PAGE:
IVF treatment is comprised of a series of stages, and each must be successfully completed before moving to the next.  Men and women going through IVF typically report that their anxiety increases with each stage, with the highest level of anxiety being experienced while waiting for the outcome of treatment. 

Hope and anticipation of success typically increases with each passing day but so does the possibility of failure.  Successful completion of one stage doesn’t ensure success at the next, and uncertainty and low control is ever-present.  Some people find that aspects of the treatment itself are specific anxiety triggers, such as their daily injections and hospital procedures.  Other people report side-effects of the hormone treatment can include physical symptoms of anxiety. 

Read more about anxiety and infertility

Depression and IVF 

The process of going through IVF treatment is a psychologically distressing life event.  It is costly, often isolating, places stress on both intimate relationships and often friendships, and can be traumatic.  

For many people embarking on treatment, their struggles with infertility have already left them emotionally vulnerable and depleted.  It is not surprising therefore, that most studies examining the association between depression and fertility find a higher prevalence of depressive symptoms in men and women receiving infertility treatment than control groups.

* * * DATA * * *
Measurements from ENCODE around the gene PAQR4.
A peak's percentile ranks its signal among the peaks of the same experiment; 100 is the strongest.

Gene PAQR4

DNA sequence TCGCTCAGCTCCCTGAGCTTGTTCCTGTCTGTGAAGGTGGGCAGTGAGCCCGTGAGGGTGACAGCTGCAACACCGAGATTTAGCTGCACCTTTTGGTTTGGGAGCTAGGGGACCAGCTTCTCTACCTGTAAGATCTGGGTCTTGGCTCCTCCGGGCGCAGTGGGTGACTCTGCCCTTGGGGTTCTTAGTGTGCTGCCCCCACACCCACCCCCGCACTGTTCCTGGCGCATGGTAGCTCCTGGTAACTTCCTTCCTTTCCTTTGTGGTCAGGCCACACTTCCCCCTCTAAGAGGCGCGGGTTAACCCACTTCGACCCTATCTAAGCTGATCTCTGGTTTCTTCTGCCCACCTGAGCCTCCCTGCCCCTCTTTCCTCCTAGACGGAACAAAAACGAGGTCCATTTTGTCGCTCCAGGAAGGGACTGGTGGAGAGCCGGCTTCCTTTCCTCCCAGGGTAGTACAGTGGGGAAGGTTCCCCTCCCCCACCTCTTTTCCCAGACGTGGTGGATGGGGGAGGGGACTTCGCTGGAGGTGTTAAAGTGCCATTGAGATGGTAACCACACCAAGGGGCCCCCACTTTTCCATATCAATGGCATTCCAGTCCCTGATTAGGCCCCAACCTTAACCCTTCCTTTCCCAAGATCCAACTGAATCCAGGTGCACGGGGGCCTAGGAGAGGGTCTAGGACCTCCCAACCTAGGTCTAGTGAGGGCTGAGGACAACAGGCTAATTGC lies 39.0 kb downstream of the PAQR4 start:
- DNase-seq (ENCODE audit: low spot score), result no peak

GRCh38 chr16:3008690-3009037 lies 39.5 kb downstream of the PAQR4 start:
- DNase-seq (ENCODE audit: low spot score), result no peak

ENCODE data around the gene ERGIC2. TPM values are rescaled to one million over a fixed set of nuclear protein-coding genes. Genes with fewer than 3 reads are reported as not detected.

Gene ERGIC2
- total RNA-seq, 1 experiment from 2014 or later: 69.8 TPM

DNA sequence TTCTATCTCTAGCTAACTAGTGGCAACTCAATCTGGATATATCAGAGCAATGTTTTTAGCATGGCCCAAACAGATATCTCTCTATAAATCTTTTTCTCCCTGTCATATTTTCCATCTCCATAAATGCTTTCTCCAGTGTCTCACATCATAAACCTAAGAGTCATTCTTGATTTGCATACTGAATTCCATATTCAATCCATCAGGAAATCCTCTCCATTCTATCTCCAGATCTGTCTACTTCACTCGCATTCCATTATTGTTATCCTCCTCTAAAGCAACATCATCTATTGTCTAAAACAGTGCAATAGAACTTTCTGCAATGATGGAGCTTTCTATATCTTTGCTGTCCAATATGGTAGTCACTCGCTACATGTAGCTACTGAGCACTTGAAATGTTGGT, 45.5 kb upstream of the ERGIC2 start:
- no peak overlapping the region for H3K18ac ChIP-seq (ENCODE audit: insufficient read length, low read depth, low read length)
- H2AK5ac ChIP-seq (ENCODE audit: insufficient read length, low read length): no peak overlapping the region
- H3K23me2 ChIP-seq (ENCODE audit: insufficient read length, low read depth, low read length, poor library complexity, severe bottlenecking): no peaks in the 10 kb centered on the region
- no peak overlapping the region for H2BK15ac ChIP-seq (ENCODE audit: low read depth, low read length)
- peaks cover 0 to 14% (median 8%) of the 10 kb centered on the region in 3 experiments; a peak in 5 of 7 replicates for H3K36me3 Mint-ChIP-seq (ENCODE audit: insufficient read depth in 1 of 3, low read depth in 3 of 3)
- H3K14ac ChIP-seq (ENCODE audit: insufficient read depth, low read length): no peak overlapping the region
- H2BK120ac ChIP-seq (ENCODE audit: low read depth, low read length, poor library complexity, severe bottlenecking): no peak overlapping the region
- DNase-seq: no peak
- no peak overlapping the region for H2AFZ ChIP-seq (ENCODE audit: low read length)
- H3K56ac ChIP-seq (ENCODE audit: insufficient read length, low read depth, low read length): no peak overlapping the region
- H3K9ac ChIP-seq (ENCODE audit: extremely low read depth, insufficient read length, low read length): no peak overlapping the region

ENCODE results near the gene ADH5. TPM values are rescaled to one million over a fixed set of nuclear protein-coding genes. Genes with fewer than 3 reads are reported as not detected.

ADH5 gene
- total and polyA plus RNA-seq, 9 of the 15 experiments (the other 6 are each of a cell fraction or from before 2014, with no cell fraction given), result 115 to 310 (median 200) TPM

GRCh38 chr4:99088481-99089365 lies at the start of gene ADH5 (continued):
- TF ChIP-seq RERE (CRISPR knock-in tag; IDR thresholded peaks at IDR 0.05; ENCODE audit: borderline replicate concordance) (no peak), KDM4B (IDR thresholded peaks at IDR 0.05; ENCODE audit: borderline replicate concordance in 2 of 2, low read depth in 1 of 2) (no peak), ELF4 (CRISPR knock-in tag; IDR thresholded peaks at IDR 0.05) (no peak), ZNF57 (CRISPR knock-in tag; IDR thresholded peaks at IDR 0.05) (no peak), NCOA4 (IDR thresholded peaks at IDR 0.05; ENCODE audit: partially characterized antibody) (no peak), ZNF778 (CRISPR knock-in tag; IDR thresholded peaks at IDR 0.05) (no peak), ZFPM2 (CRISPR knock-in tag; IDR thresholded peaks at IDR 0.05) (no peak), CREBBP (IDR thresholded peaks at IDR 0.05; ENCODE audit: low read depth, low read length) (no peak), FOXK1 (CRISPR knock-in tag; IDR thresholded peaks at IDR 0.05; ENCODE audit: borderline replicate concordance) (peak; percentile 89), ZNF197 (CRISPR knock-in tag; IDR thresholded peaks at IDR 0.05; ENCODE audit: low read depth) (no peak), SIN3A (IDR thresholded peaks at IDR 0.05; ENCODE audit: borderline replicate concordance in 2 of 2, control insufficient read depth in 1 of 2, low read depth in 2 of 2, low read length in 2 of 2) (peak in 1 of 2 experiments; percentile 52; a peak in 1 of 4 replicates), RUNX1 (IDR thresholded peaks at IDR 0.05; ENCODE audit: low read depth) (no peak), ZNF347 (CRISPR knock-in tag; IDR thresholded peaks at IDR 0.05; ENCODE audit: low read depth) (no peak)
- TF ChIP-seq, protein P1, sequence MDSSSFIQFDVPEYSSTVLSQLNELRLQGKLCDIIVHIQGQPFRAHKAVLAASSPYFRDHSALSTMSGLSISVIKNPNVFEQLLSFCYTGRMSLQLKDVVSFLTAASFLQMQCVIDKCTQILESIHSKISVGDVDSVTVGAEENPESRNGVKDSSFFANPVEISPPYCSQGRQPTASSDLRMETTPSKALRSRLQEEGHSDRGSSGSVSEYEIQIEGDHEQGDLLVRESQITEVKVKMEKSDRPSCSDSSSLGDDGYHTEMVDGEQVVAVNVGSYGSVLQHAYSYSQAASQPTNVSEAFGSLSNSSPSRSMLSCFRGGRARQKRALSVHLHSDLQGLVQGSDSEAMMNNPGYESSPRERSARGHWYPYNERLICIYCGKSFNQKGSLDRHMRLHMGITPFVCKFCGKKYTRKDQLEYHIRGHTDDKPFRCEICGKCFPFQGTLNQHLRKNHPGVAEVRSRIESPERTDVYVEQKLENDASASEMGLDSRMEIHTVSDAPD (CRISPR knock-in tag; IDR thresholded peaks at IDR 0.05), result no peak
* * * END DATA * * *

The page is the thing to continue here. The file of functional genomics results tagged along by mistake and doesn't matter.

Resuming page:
The relationship between infertility and depression is complex, and no clear picture emerges from studies regarding cause and effect.  What is apparent, is that men and women undergoing IVF have an increased vulnerability to depressive symptoms. 

Read more about depression and infertility


Recommendations for healthcare professionals 

Given the higher mental health vulnerability, education, screening, support and treatment is recommended.  Whether the infertility and/or the associated treatments lead to mental health conditions or the reverse, the fact remains that the stressors need to be acknowledged by healthcare professionals and mental health conditions need to be identified and treated to improve overall patient outcomes.

1. Education

In its focus on the mental health impacts of infertility, #thetruth campaign provides an opportunity to raise awareness of emotional and mental health to patients and their carers.  

To support those experiencing infertility and/or undergoing treatment, COPE has extensive information for hopeful parents on the website who are experiencing infertility and/or undergoing infertility treatments.

Education about the impacts of infertility also extends to health professionals. Greater awareness of the needs and experiences of patients and expressed sensitivity can go a long way towards building trust and rapport, and helping patients feel understood and supported.

Key strategies for health professionals may include: